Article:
The Italian Language Centre of the University of Pavia usually organises Italian language classes throughout the academic year, from October to January, then from February to June.

The first year

The first year starts in October with a warm welcome talk, followed by a first month dedicated to refreshing and extending the knowledge on basic science subjects (mathematics, physics, chemistry) and providing instructions in academic writing required for examinations.

The year is structured in this way:

Preterm

  • Basic sciences (10 CFU), a pre-term course lasting 4 weeks and characterized by the modules of:
      • Chemistry (5 CFU): Exam made of MCQs + open questions about drawing or recognizing formulae
      • Medical physics (5 CFU): 25 MCQs exam.
  • Essay writing techniques (1 CFU): it will teach basic writing techniques covering format, style, grammar, syntax and referencing. In addition, the course will discuss the use of reference managers, information databases and other resources that will become an integral part of studying. The most crucial aim of the course is to make the students understand what examiners, review committees, or funding bodies want from them. You will only need to send a well-written essay on a scientific topic of your choice to the Professor.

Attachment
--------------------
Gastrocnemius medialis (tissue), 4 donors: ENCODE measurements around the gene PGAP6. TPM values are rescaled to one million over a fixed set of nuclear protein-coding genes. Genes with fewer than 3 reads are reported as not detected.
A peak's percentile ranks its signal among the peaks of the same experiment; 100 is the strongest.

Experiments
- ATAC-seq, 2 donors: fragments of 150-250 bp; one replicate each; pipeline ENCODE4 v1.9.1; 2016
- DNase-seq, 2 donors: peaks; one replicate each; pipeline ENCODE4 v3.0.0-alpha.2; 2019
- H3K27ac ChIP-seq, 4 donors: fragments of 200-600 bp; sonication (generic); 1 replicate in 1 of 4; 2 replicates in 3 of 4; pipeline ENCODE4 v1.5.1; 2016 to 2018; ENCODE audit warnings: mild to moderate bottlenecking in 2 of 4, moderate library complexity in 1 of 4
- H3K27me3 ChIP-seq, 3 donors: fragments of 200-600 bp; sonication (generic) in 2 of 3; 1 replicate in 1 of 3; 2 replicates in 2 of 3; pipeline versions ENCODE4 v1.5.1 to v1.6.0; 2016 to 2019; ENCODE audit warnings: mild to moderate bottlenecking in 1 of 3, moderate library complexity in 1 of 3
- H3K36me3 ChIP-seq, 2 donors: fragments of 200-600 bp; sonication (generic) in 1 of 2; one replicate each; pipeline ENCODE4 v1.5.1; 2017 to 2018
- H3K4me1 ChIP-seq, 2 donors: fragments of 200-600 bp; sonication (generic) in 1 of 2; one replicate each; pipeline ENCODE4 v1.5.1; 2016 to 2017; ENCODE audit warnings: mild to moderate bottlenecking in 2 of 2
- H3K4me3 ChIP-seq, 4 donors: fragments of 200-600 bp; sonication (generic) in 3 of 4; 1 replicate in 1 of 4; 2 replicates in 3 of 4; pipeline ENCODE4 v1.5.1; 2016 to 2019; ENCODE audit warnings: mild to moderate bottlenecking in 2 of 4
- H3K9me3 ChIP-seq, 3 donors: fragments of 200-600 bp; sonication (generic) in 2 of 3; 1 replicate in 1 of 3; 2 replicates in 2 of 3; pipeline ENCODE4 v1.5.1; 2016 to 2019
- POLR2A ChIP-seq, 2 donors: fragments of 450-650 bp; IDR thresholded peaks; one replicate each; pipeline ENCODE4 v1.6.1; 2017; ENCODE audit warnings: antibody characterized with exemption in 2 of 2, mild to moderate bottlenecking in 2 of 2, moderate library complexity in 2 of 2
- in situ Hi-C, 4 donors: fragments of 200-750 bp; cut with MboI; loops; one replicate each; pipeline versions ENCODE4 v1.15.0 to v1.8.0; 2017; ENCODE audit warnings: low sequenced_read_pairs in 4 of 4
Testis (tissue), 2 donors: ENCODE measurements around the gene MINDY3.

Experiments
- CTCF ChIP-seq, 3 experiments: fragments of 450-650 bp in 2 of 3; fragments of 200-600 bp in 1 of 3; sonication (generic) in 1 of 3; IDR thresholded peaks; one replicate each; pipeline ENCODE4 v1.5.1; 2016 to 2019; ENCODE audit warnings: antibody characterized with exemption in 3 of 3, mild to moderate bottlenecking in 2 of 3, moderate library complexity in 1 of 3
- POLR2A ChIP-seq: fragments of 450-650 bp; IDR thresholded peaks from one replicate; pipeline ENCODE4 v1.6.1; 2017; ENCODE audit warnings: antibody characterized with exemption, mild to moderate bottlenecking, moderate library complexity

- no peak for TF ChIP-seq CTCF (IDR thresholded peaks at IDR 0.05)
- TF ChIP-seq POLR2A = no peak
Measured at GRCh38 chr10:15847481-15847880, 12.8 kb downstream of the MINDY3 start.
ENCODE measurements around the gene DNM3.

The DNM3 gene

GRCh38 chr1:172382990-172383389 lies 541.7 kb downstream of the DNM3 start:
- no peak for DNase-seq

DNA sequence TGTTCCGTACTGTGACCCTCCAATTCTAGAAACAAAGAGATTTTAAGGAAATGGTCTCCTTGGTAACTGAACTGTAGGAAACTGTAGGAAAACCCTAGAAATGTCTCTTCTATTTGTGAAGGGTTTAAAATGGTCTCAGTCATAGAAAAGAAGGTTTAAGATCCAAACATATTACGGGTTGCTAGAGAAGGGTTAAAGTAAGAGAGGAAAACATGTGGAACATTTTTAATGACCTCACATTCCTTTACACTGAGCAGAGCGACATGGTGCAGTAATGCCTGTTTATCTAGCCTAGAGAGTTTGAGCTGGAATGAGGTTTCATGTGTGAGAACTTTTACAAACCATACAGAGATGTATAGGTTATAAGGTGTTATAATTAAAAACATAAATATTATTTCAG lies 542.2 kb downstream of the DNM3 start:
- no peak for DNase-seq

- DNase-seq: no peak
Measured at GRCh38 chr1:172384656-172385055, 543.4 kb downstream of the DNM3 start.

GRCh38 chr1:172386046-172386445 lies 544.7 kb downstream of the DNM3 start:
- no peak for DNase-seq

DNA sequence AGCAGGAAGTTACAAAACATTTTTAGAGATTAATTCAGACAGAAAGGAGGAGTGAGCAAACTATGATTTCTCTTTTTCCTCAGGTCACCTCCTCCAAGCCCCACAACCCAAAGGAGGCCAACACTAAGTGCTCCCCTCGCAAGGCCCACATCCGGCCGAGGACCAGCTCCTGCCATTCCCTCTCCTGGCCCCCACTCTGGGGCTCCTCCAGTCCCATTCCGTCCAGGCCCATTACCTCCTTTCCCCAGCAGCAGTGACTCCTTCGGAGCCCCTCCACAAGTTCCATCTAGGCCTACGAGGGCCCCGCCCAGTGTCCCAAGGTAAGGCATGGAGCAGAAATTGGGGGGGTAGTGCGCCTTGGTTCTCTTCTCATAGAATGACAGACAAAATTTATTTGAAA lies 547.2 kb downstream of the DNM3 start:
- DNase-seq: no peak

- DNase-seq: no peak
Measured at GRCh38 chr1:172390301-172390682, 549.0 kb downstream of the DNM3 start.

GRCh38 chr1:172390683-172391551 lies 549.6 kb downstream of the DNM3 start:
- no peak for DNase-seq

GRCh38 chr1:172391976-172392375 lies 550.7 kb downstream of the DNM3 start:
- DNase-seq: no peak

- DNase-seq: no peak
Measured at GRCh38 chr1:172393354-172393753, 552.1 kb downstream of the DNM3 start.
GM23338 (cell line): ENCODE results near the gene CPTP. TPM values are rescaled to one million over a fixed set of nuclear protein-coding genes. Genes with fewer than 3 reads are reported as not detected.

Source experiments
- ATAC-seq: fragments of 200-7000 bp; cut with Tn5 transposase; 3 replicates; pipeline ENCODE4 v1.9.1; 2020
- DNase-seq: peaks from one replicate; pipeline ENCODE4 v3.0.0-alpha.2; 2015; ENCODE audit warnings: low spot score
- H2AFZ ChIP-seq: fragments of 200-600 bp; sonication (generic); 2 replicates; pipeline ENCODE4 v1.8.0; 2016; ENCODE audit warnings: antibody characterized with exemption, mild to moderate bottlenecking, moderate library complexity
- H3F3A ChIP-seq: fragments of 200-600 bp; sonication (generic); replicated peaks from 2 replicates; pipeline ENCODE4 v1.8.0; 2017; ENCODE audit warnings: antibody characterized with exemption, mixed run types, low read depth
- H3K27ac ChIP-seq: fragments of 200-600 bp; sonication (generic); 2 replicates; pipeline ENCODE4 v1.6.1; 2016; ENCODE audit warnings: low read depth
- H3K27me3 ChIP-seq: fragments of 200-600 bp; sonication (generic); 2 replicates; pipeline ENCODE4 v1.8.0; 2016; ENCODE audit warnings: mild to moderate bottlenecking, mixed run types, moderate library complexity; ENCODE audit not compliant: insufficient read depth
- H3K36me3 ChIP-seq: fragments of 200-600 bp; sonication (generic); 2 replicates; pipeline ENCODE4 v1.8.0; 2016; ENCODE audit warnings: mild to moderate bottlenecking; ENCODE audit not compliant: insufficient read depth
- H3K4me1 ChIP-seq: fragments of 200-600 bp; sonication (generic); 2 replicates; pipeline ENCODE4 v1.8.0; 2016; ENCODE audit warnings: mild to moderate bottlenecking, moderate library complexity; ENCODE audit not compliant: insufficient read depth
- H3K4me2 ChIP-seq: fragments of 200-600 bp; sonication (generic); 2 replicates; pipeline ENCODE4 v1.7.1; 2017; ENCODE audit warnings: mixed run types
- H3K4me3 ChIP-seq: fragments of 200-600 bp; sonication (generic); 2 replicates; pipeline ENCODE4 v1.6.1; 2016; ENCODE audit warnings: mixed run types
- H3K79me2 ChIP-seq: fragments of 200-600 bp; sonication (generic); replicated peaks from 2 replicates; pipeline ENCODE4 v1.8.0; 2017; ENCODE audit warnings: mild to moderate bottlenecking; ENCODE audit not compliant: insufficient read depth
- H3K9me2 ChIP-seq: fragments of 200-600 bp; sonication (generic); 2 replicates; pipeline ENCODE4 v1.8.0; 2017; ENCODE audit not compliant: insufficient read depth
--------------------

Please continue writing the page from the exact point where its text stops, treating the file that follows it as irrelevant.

• Mathematics (1 CFU): it consists of a quick review of some topics typically covered in high-school Math courses, such as vectors, trigonometry, logarithms and exponentials, derivatives and integrals. The final test is integrated into the Medical Physics exam. The evaluation consists of a pass/fail outcome without grades.

First semester

  • Living Molecules (19 CFU):
      • Biochemistry (Cellular + General A + General B) (11 CFU): An exam made of 24 questions worth 1 point each + 3 open questions worth 2 points each + extra open questions for the Laude.  
      • Biology (General + Molecular) (4 CFU): 30 MCQs.
      • Genetics (Human + Molecular + Laboratory) (4 CFU): 30 MCQs.
  • Scientific Foundations of Medicine (6 CFU)
      • Epidemiology (1 CFU): Included in the medical statistics exam.
      • Medical Statistics (Laboratory + Statistics A + Statistics B) (4 CFU): Exam of 11 short open questions.
      • History of Medicine (1 CFU): 31 MCQs.

Second semester

  • Structure of the Body (20 CFU):
      •  Cytology (2 CFU)